KKR And Blackstone Accused Of Colluding In Takeover BidsVW Staff
KKR & Co. L.P. (NYSE:KKR) and Blackstone Group L.P. (NYSE:BX) are amongst 11 private equity firms accused of colluding in takeover bids to drive the stock prices of targeted public companies lower. The case traces corporate emails between KKR co-founders, George R. Roberts and Henry Kravis, and Blackstone president Hamilton E. James, detailing conversations between the two firms that suggests a possible collusion in a deal that saw Blackstone acquire technology giant, Free-scale Semiconductor, for around $18 billion.
According to Dealbook, Mr. James is alleged to have written an e-mail to colleagues saying “Henry Kravis just called to say congratulations, and that they were standing down because he had told me before they would not jump a signed deal of ours,” and two days later, he emailed, George R. Roberts, telling him, “we would much rather work with you guys than against you—together we can be unstoppable, but in opposition, we can cost each other a lot of money”. Mr. Roberts replied, “Agreed”.
The emails were revealed in a court filing on Wednesday in a civil, antitrust lawsuit filed against 11 of the world’s largest private equity firms, accusing them of conspiring to drive down the prices of more than two dozen takeovers of publicly traded companies, noted the New York Times Dealbook.
This comes as a surprise to many since KKR and Blackstone have long been fierce rivals in the private equity industry. Notwithstanding, over the last decade, especially during the period leading towards the global financial crises of 2008/2009, it has been established that the two multi billion private equity firms along with others and including Mitt Romney's Bain Capital, colluded in a series of takeovers, which they ended up acquiring at very low prices.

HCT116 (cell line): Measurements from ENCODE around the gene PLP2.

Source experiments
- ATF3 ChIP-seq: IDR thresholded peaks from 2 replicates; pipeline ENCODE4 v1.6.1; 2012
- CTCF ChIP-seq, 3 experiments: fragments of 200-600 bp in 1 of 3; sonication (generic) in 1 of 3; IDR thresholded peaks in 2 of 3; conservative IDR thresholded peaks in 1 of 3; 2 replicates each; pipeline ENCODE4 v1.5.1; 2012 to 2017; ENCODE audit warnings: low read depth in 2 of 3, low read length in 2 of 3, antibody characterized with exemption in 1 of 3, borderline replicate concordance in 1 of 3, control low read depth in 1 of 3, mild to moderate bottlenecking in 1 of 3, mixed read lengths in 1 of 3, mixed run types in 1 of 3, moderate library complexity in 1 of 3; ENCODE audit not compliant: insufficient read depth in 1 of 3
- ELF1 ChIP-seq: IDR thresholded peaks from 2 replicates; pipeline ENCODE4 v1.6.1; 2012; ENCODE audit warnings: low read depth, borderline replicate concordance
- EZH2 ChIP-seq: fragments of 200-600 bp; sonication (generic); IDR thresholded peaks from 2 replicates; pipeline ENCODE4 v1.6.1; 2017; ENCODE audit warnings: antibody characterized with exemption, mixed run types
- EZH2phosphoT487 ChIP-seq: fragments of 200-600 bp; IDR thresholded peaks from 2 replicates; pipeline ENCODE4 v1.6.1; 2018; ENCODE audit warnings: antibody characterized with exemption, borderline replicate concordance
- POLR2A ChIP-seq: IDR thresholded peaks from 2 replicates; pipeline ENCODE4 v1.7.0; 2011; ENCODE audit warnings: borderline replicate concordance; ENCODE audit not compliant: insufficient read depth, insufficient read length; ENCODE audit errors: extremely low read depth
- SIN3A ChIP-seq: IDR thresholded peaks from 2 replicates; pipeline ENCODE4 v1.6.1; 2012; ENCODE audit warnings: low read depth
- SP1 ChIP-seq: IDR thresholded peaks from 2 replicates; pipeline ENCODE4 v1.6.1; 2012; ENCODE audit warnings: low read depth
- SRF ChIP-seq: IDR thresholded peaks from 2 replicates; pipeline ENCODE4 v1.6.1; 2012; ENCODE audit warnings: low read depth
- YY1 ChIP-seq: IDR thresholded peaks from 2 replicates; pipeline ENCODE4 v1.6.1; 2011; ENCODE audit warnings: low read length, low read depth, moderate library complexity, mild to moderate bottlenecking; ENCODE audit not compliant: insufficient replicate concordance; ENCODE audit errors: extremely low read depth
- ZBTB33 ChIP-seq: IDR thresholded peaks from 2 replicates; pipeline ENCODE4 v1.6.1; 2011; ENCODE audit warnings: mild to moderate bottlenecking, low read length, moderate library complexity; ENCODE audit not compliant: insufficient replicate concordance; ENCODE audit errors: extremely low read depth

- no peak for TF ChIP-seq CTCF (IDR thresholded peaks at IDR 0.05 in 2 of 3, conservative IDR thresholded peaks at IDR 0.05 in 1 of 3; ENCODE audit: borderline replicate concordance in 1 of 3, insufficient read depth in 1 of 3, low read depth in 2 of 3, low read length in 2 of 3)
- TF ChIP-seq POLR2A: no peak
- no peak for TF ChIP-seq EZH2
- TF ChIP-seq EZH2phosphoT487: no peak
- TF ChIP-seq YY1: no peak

Darren Bush, an antitrust law professor at the University of Houston, is quoted as saying, “these e-mails are strong signals of anticompetitive behavior—it is always highly problematic when you have such freewheeling discussions between competitors”.
Nonetheless, the private equity firms are denying the claims. Blackstone spokesman, Peter Rose is quoted saying, “Blackstone and K.K.R. have since competed intensely many times and have completed only a single deal together in the past six years,” stressing that the Freescale deal was competitive, which resulted in the firm paying a generous price for the tech giant.
The plaintiffs, “make the preposterous claim that the entire private equity industry came together under a master plan to decide which firms would be permitted to acquire any particular public company,” said KKR spokeswoman Kristi Huller. “KKR competes fiercely to find the best deals and the best companies for our investors. The plaintiffs do not challenge the perfectly, legitimate practice of club deals but instead make the preposterous claim that the entire private equity industry came together under a master plan to decide which firms would be permitted to acquire any particular public company.”
The private equity industry has been in the limelight in the recent past, given that one of the presidential candidates, Mitt Romney, earned his massive fortune from the industry. Romney has been referring to his success in the industry to justify his leadership qualities, while Democrat Barack Obama has been using the industry to exploit Romney's weaknesses in en-route to the presidential race.
Other major private equity companies involved in the saga include, Carlyle Group LP (NASDAQ:CG), and Apollo Management Group, which led the takeover of some the country's iconic companies, including the world's largest casino operator (Caesars Entertainment), hospital chain (NYSE:HCA), and lodging company (Hilton Hotels). The financiers of these takeovers, were none other but the Nation's largest financial institutions, including JPMorgan Chase & Co. (NYSE:JPM) and Citigroup Inc. (NYSE:C).